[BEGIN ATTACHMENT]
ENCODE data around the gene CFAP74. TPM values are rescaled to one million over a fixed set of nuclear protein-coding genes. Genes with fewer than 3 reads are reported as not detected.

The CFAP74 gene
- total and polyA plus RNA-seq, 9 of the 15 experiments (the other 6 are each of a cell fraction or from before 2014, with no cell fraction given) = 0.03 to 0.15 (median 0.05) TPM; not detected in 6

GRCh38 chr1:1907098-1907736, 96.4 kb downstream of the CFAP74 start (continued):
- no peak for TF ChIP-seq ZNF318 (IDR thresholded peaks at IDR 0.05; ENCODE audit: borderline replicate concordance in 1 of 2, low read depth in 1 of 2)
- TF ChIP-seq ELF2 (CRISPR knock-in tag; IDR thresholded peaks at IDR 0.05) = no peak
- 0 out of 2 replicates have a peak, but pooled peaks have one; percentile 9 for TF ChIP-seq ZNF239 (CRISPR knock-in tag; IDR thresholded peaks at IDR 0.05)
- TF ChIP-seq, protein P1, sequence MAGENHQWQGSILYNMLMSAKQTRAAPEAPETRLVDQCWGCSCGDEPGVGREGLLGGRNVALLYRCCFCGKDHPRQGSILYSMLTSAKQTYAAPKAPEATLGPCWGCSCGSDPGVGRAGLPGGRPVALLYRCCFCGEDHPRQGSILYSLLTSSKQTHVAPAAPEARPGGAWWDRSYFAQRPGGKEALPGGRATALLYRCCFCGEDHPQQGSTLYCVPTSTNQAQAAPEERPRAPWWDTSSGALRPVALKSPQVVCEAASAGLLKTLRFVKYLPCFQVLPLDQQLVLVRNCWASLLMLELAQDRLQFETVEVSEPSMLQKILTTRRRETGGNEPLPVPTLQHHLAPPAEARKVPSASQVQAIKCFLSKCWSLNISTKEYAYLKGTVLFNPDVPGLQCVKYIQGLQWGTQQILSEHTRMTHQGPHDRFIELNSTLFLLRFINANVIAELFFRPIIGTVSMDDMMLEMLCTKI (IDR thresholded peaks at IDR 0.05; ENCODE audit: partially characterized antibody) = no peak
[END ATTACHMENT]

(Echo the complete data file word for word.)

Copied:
ENCODE data around the gene CFAP74. TPM values are rescaled to one million over a fixed set of nuclear protein-coding genes. Genes with fewer than 3 reads are reported as not detected.

The CFAP74 gene
- total and polyA plus RNA-seq, 9 of the 15 experiments (the other 6 are each of a cell fraction or from before 2014, with no cell fraction given) = 0.03 to 0.15 (median 0.05) TPM; not detected in 6

GRCh38 chr1:1907098-1907736, 96.4 kb downstream of the CFAP74 start (continued):
- no peak for TF ChIP-seq ZNF318 (IDR thresholded peaks at IDR 0.05; ENCODE audit: borderline replicate concordance in 1 of 2, low read depth in 1 of 2)
- TF ChIP-seq ELF2 (CRISPR knock-in tag; IDR thresholded peaks at IDR 0.05) = no peak
- 0 out of 2 replicates have a peak, but pooled peaks have one; percentile 9 for TF ChIP-seq ZNF239 (CRISPR knock-in tag; IDR thresholded peaks at IDR 0.05)
- TF ChIP-seq, protein P1, sequence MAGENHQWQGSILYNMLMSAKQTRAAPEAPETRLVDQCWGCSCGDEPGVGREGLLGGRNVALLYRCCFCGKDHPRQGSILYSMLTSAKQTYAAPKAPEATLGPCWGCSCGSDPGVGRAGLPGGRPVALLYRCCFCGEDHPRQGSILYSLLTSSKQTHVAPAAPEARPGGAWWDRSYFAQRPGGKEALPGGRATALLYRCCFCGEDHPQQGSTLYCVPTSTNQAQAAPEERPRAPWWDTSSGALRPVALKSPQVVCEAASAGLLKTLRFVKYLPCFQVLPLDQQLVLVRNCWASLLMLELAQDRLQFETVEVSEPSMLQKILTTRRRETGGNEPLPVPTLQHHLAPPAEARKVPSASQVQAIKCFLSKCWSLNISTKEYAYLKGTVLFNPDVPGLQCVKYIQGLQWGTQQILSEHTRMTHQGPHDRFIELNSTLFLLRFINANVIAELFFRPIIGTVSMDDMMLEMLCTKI (IDR thresholded peaks at IDR 0.05; ENCODE audit: partially characterized antibody) = no peak